Spoiler Alert: Please note that the questions below contain spoilers.
The title of the book is drawn from a line in Shakespeare’s play Romeo and Juliet. “Love is a smoke rais’d with the fume of sighs; being purg’d, a fire sparkling in lovers’ eyes.” How is the phrase “a fire sparkling” reflected in the themes and plot elements of the novel? Would you call this book a tragedy, like Romeo and Juliet?
In chapter 1, Gillian says: “I should have seen it coming— felt the tremors before the big quake. If I had, maybe I would have been ready to act when the walls came crashing down. But my behavior was more in line with a flight response. I didn’t pause to evaluate the situation or choose the best way forward. I simply took off.” Consider other situations in the book when the characters respond with a flight response. Can you think of situations when the opposite occurs and the characters choose to fight?
In chapter 1, Gillian says: “But maybe I wasn’t meant to be happy. Or to be a mother. Maybe the universe was just teasing me, letting me float briefly to the clouds to enjoy the view from there, only to slam me back down to earth and rub my face in the dirt.” Discuss Gillian’s transformation throughout the book. Do you believe she will find happiness in the future? Will her relationship with Geoffrey be a success? Why or why not?
“There was always something wonderfully haunting about Gram’s attic.” Discuss the role of “ghosts” in the novel. How many can you think of, and how do they play a part in the plot or in the growth of the characters?
Consider the twinship of April and Vivian. Can you think of some examples from the book when the sisters’ personal lives are like mirror reflections of each other? Conversely, how are their personalities separate and unique? Also discuss how April feels like an “us” versus how and when she asserts her individuality before and after Vivian’s death. At the end of her section in the novel, she tells Jack that she is ready to let go of her sister and finally be her true self. Do you believe she succeeded in that goal?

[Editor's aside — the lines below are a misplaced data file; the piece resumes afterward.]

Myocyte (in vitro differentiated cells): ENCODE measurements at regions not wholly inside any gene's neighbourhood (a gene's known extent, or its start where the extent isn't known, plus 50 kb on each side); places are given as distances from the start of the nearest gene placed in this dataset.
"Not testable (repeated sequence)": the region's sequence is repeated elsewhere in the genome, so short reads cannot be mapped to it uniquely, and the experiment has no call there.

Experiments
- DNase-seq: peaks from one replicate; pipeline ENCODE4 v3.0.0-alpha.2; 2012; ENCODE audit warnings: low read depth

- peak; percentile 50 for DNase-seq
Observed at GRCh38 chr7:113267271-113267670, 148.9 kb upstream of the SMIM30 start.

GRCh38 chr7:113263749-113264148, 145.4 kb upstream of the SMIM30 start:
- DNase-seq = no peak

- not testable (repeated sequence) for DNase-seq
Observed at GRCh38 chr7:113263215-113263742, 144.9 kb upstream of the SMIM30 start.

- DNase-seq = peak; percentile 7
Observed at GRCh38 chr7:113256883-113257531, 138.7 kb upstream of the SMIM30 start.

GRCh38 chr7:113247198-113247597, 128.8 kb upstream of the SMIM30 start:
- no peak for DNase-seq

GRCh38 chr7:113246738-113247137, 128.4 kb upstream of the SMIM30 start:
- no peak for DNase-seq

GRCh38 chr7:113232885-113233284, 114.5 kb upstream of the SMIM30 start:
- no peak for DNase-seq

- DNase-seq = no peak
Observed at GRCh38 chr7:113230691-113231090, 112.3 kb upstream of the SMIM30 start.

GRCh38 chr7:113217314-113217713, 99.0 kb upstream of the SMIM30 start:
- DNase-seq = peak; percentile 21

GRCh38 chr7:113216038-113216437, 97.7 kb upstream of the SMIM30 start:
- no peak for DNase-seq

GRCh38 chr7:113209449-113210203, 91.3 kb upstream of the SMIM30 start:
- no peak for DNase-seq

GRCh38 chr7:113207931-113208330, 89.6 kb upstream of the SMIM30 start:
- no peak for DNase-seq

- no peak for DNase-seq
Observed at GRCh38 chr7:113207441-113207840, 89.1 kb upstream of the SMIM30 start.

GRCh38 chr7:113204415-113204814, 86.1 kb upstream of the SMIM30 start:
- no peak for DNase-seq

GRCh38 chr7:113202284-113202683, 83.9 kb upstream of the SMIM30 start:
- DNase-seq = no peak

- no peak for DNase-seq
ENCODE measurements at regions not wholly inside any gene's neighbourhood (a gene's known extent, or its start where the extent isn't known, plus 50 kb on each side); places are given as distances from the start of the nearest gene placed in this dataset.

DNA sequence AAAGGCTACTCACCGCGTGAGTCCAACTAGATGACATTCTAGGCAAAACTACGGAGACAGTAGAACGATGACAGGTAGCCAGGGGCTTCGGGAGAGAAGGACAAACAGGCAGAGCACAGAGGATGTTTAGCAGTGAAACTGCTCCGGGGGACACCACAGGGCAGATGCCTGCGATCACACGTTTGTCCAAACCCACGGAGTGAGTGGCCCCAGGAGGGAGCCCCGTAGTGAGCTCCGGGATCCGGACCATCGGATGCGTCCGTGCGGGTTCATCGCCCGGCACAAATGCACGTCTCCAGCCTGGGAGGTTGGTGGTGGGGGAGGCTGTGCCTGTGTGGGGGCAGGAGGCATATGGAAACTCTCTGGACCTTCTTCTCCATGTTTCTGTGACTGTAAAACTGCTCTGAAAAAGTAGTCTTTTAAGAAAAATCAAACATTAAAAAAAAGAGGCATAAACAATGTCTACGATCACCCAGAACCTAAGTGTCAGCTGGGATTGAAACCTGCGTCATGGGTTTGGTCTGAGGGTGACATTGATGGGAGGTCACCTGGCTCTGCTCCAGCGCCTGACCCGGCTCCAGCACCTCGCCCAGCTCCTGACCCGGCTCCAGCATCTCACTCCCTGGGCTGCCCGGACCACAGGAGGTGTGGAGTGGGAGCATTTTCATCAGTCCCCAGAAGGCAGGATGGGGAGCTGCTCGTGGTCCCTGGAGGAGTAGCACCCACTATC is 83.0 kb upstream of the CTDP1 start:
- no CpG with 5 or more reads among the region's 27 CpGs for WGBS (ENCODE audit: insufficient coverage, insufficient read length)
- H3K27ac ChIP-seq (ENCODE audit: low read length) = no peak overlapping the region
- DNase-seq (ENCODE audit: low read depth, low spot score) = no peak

What other plot elements in the book involve this theme—of mirror reflections or twinship—and how do they play out?
Do you believe that, deep down, Gillian’s grandmother wanted the photographs to be discovered? Or would she have preferred to take her secret to the grave?
Discuss why Gillian’s grandmother spends so much time recounting the intimate details of Vivian’s relationship with Theodore, including her experiences with her abusive father, when April wasn’t even in the country to witness it. How much of it do you believe is true? Explain your answer.
How did you perceive April in the early scenes leading up to the bombing of the house on Craven Street? Did you like her? Did you believe she might be spying for the Germans? Discuss how your response relates to the literary device of perspective in terms of April as the true storyteller in Vivian’s section of the novel.
When Gillian returns to Malcolm’s penthouse to collect her things, were you hopeful or optimistic that Malcolm might prove himself worthy of her love? Why or why not?
Many women risked or sacrificed their lives as agents for the Special Operations Executive during World War II. How did you feel about April’s decision, as a mother, when she accepted the mission to leave her son and parachute into France? In your opinion, how much of that decision was politically motivated versus personal, and in what way? Also discuss the issue of women serving in the military and leaving their children behind. Do you feel it’s different from men making the same sacrifice?
Discuss the overall message or lessons learned from the two different timelines in A Fire Sparkling. What does Gillian learn from her grandmother’s tale from the past, and how does that help her in her own life? What does Edward learn? And what does Gram learn from sharing her story?